These tickets come from the awesome data techs working in our data centers. Each time a drive fails and they have to replace it, our techs add a reason for why it was removed from the fleet. While not all drive replacements are “failures”, adding a root cause to our Drive Stats dataset would give us more confidence in our failure reporting (and would save Andy comparing the two lists). 

The Result: Faster Drive Stats and Future Fun

These two improvements (the date range accumulator and upgrading to Python 3) resulted in hours, and maybe even days, of work saved. Even from a troubleshooting point of view, we often wouldn’t know if the process was stuck, or if this was the normal amount of time the module should take to run. Now, if it takes more than about 15 minutes to run a report, you’re sure there’s a problem.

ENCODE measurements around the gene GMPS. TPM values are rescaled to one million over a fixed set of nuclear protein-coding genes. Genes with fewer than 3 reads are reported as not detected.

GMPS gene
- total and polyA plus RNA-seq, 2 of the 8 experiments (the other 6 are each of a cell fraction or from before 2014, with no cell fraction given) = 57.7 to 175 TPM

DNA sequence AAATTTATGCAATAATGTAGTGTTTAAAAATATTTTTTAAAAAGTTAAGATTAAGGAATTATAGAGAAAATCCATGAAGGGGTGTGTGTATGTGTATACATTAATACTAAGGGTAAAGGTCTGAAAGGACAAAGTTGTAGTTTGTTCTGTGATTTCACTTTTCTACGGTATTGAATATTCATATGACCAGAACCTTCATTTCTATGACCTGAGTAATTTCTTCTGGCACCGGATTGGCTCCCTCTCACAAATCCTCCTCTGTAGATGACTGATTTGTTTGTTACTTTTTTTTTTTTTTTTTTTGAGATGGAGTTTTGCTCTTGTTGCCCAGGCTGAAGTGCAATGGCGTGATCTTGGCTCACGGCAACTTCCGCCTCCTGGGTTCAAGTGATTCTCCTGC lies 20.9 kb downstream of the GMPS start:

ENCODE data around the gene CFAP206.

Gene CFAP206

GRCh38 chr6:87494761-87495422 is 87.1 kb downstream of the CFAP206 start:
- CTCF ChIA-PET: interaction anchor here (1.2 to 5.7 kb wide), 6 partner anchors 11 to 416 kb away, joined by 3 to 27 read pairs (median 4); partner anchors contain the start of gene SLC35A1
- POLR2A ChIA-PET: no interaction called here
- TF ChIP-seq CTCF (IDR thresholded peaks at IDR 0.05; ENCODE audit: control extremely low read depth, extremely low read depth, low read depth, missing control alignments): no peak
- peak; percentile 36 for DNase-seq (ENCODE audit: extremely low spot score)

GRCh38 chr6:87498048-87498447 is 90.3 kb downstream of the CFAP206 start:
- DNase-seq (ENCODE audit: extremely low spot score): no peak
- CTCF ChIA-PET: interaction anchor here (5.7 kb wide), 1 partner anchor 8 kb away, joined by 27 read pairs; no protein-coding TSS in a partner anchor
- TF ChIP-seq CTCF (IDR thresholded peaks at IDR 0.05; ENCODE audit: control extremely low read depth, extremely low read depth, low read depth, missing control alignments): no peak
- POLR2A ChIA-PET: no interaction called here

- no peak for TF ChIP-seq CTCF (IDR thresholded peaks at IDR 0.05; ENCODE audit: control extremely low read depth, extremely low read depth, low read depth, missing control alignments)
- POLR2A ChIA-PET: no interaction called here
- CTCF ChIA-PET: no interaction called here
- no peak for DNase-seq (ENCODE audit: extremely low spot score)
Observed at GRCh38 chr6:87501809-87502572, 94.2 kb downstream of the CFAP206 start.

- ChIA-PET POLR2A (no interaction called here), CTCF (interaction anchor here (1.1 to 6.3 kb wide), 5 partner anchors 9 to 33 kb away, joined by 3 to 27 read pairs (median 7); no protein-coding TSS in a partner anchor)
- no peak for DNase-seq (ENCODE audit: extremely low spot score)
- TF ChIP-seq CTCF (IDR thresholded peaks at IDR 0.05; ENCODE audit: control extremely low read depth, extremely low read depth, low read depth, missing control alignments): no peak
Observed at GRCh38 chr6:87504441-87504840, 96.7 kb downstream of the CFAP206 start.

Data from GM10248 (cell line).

While the Drive Stats dataset can’t really be called “big data”, it provides a good, concrete example of scaling with your data. We’ve been collecting Drive Stats for just over 10 years now, and even though most of the code written way back when is inherently sound, small improvements that seem marginal become amplified as datasets grow. 

Now that we’ve got better documentation of how everything works, it’s going to be easier to keep Drive Stats up-to-date with the best tools and run with future improvements. Let us know in the comments what you’d be interested in seeing.


About David Winings

David Winings is a Sr. Infrastructure Software Engineer at Backblaze. He has a diverse technical background, working across all things infrastructure and data. At heart, he is still a teenager trying to fix his Wi-Fi driver on Ubuntu. He is a northern Virginia native but now lives in Sacramento, CA, exploring the wonders of both technology and dog ownership. Connect with him on GitHub.